Abstract:  We investigate the determinants of the sign of Research and Development reaction functions of rival firms. Using a twostage nfirm Cournot competition game, we show that this sign depends on four types of environments in terms of product rivalry and technology spillovers. We test the predictions of the model on the world's largest manufacturing corporations. Assuming that firms make R&D investments based on the R&D effort of the representative rival company, we develop a dynamic panel data model that accounts for the endogeneity of the decision of the rival firm. Empirical results thoroughly corroborate the validity of the theoretical model.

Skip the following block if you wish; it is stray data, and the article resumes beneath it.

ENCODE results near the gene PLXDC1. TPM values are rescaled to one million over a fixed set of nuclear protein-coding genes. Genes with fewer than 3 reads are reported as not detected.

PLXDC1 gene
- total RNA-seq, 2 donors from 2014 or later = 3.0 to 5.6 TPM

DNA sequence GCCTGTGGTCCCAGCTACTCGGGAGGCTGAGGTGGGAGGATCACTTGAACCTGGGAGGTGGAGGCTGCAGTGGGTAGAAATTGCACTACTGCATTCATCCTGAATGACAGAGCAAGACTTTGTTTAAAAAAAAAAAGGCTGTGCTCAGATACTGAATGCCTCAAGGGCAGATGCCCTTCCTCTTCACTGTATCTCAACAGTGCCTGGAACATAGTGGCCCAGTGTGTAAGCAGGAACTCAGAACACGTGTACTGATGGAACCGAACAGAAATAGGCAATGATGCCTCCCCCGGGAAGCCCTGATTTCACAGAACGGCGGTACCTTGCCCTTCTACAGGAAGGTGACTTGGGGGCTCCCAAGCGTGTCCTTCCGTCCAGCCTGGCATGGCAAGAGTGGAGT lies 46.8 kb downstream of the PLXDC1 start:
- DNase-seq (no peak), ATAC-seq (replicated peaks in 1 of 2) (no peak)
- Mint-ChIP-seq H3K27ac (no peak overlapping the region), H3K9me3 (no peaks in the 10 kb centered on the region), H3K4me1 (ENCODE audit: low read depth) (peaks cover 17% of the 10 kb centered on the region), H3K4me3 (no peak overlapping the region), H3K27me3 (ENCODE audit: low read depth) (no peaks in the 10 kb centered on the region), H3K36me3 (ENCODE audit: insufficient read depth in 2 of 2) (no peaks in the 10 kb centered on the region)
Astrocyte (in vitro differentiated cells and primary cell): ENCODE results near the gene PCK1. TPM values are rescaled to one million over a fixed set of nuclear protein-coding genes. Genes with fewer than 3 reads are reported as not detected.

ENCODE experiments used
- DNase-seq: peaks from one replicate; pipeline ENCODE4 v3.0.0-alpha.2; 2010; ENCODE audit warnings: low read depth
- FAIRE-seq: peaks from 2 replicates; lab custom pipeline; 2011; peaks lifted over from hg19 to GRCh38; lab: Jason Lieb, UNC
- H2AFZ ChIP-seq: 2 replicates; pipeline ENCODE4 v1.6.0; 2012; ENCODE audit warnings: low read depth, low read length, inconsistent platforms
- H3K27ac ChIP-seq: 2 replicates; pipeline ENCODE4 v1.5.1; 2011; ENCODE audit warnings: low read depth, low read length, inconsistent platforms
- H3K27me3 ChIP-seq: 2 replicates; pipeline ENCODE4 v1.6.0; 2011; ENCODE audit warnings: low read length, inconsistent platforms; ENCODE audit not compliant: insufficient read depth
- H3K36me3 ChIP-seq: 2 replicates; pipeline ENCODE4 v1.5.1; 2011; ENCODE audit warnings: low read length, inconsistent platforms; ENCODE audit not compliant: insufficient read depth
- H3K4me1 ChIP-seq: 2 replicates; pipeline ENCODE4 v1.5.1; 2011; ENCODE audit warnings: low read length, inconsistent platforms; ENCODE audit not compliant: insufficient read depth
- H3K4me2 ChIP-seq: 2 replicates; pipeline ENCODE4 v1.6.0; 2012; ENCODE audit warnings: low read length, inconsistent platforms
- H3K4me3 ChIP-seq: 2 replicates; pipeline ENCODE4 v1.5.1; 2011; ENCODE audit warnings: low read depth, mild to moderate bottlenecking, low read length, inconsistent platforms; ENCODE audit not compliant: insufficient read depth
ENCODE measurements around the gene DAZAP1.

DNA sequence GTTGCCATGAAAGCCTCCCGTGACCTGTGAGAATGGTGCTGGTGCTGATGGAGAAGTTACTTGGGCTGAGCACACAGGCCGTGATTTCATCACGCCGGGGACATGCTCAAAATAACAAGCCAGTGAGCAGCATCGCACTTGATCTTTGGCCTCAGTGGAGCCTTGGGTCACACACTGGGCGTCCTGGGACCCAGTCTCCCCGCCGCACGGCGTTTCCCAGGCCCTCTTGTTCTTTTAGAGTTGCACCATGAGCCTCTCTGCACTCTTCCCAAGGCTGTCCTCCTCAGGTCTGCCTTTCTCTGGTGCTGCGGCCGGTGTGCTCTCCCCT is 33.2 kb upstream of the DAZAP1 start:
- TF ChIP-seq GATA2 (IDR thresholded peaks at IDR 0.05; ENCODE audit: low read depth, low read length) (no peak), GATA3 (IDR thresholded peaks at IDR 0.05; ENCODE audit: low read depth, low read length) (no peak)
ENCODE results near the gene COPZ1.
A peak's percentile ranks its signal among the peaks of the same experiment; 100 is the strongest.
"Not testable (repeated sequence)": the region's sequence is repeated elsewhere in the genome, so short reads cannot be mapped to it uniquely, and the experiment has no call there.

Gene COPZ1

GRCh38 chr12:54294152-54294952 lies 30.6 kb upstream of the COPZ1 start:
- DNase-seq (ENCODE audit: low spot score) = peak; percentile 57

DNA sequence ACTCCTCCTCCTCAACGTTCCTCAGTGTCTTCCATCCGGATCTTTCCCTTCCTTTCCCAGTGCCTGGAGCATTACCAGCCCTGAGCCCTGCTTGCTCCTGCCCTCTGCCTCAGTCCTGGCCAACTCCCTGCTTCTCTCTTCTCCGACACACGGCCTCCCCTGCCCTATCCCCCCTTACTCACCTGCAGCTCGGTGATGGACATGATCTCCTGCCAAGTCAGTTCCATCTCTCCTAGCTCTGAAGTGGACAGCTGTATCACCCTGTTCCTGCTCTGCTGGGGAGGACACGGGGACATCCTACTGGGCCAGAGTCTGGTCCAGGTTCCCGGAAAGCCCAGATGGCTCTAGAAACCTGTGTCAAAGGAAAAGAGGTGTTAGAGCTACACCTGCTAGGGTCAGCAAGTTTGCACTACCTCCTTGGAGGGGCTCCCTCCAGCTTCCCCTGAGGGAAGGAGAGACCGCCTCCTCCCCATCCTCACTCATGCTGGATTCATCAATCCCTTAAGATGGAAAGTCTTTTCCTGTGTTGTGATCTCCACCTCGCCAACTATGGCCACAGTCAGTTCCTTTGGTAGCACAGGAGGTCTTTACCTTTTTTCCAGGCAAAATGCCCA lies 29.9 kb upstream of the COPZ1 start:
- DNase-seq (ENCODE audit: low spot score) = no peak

Date:  2020–05–27 
URL:  http://d.repec.org/n?u=RePEc:hal:journl:hal03042941&r=all 
By:  Rafa{\l} M. {\L}ochowski; Nicolas Perkowski; David J. Pr\"omel 
Abstract:  We provide a very brief introduction to typical paths and the corresponding It\^o type integration. Relying on this robust It\^o integration, we prove an existence and uniqueness result for onedimensional differential equations driven by typical paths with nonLipschitz continuous coefficients in the spirit of YamadaWatanabe as well as an approximation result in the spirit of DossSussmann. 
Date:  2021–01 
URL:  http://d.repec.org/n?u=RePEc:arx:papers:2101.08041&r=all